Consider the research by Harvard’s Nalini Ambady and Robert Rosenthal, who discovered that the evaluation of teachers by students who saw a mere 30-second video of the teacher were remarkably similar to those of students who had taken the course. Even three two-second video clips of the teacher yielded a striking .72 correlation with the course student evaluations!

Occasionally the staccato pacing of Myers’ scientific analysis is jarringly punctuated with such sentimental expressions as “What the conscious mind cannot understand, the heart knows,” and a few too many pithy and over-familiar witticisms of writers and poets. But these are easily overlooked by the hundreds of studies presented to make his case that intuition is a fruitful field of scientific analysis. For example, I was stunned by, and still do not quite know what to make of the experiments by researchers on how unattended stimuli can subtly affect us. Scientists flashed emotionally positive scenes (kitten, romantic couple) or negative scenes (werewolf, dead body) for 47 milliseconds before subjects viewed slides of people. Although subjects reported seeing only a flash of light for the initial emotionally-linked scenes, they gave more positive ratings to people whose photos had been associated with the positive scenes. Something registered somewhere in the brain beneath awareness.

This effect is most striking in brain-damaged patients. Myers describes a woman who is unable to recognize her own hand, and when asked to use her thumb and forefinger to estimate the size of an object was unable to do it. Yet when she reached for the object her thumb and forefinger were correctly placed. Another study revealed that stroke patients who have lost a portion of their visual cortex may be consciously blind in part of their field of vision. When shown a series of sticks they report seeing nothing, yet unerringly identify whether the unseen sticks are vertical or horizontal. That’s weird.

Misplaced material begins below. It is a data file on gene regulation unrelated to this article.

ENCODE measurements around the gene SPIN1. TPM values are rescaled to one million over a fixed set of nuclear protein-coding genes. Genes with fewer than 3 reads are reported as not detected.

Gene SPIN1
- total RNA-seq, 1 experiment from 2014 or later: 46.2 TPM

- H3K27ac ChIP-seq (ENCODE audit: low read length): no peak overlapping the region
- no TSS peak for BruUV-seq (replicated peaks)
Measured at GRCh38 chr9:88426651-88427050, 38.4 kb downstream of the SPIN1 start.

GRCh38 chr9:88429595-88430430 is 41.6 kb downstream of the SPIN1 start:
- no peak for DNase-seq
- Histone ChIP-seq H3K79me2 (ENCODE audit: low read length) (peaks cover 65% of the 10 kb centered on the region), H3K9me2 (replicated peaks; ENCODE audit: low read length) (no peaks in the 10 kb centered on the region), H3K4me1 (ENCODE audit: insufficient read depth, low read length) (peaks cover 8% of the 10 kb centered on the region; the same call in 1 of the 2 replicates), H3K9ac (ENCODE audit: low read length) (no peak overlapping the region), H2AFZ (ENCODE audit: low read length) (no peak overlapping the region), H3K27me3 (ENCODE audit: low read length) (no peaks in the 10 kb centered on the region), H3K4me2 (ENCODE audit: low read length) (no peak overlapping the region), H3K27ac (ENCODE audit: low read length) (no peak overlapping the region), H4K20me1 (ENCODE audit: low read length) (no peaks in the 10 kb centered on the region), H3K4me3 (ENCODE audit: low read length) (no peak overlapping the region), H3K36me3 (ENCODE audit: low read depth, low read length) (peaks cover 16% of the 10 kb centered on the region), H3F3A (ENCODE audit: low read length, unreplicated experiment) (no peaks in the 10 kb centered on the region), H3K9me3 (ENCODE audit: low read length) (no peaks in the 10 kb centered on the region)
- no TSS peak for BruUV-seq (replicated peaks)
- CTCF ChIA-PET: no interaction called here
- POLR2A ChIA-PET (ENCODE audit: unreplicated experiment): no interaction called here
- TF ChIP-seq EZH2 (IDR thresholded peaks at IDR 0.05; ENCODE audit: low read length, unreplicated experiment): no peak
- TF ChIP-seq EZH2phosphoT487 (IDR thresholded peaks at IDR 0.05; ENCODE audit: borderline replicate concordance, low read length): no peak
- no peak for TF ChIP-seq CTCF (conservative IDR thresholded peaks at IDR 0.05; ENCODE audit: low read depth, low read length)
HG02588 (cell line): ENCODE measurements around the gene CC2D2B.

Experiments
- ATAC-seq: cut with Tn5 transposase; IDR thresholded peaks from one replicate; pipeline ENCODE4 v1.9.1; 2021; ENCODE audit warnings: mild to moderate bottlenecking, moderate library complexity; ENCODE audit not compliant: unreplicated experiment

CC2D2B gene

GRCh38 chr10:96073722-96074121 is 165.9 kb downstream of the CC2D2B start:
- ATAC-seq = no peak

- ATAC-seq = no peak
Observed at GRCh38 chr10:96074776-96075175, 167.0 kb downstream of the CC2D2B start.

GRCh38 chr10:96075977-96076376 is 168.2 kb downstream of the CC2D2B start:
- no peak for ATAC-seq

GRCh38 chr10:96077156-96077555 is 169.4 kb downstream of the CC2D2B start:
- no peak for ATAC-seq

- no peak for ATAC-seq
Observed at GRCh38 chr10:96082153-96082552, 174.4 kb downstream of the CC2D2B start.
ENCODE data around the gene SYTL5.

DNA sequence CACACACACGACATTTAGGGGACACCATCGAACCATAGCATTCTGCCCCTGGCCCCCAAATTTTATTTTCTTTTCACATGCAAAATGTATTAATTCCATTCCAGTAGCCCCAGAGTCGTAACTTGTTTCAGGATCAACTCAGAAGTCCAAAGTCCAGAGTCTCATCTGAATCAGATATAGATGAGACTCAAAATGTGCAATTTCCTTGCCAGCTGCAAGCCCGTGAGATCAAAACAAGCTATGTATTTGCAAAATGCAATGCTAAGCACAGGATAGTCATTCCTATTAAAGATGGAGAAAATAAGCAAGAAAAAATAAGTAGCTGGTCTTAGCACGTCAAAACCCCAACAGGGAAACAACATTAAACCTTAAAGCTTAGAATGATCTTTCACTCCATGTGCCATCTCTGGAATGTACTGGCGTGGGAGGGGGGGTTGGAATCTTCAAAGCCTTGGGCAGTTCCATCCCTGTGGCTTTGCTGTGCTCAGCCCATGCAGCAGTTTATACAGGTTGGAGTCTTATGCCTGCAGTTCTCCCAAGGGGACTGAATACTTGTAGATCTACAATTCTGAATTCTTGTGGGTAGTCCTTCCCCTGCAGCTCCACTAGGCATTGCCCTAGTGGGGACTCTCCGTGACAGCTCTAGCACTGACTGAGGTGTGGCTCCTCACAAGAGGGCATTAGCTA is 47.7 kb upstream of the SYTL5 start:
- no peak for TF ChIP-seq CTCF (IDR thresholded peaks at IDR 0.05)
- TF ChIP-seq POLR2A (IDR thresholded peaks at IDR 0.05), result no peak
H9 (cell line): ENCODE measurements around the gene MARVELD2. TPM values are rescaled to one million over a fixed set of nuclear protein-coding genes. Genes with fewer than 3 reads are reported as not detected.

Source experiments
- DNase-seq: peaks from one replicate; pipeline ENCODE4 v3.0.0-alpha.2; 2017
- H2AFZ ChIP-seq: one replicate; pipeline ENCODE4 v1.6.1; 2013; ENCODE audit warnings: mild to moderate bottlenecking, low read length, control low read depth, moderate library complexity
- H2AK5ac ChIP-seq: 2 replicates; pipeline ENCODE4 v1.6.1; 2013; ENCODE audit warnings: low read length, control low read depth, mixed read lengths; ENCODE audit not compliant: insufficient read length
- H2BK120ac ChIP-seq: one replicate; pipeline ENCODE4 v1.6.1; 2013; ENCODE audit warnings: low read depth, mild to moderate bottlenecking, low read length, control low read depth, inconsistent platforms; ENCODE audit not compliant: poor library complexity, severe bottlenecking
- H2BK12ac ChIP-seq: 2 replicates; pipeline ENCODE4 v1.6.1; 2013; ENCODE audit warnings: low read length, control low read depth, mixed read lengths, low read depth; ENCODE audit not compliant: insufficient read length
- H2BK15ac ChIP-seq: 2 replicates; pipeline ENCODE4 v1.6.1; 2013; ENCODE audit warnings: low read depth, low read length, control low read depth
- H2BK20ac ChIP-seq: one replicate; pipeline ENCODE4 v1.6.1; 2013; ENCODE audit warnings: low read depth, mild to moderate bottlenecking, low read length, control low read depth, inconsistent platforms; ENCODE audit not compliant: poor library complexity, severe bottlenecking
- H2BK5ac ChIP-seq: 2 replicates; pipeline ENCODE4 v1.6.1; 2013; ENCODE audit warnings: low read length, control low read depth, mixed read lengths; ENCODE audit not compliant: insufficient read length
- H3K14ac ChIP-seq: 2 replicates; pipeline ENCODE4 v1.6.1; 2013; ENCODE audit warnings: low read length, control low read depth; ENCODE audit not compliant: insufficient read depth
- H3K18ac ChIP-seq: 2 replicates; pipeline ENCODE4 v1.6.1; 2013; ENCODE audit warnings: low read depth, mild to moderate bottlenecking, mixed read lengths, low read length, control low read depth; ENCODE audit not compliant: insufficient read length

Even for us non brain-damaged folks, subtle perception and learning is ongoing, especially in the social sphere where, Myers speculates, evolution would have designed our brains to be finely tuned to important relationships. The best predictor of how well a psychotherapist will work out for you, for example, is your initial reaction in the first five minutes of the first session (not unlike the first impression on a first date). And research supports another intuition we have that women are more intuitively sensitive to subtle cues: women are better lie detectors than men, are superior in discerning which of two people in a photo was the other’s supervisor, and were more able to tell whether a male-female couple in a photograph is a genuine romantic relationship or a posed phony one.

What is going on here is not fully understood, and I worry that such research will be used to bolster belief in psychic power. Before we say something is out of this world we must first establish that it is not in this world. That has yet to be done with intuition. Intuition is not subliminal perception; it is subtle perception and learning — knowing without knowing that you know. A full scientific explanation is still forthcoming because this is a relatively new field of inquiry, but Myers’s book brilliantly establishes intuition as a legitimate subject of scientific inquiry.

(Yale University Press, 2004, ISBN 0300095317)
This review was originally published in Los Angeles Times.

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7 Comments to “I Knew You Would Say That”

  1. Jerry Hesch Says:

    “Intuition is not subliminal perception; it is subtle perception and learning — knowing without knowing that you know.”
    I love that definition. I always described intuition as an unconscious choice made by a person who has a wealth of experience and may be acting on subtle clues, as opposed to something in the realm of mind reading. Maybe I would add the term at the very end…”or why you know.”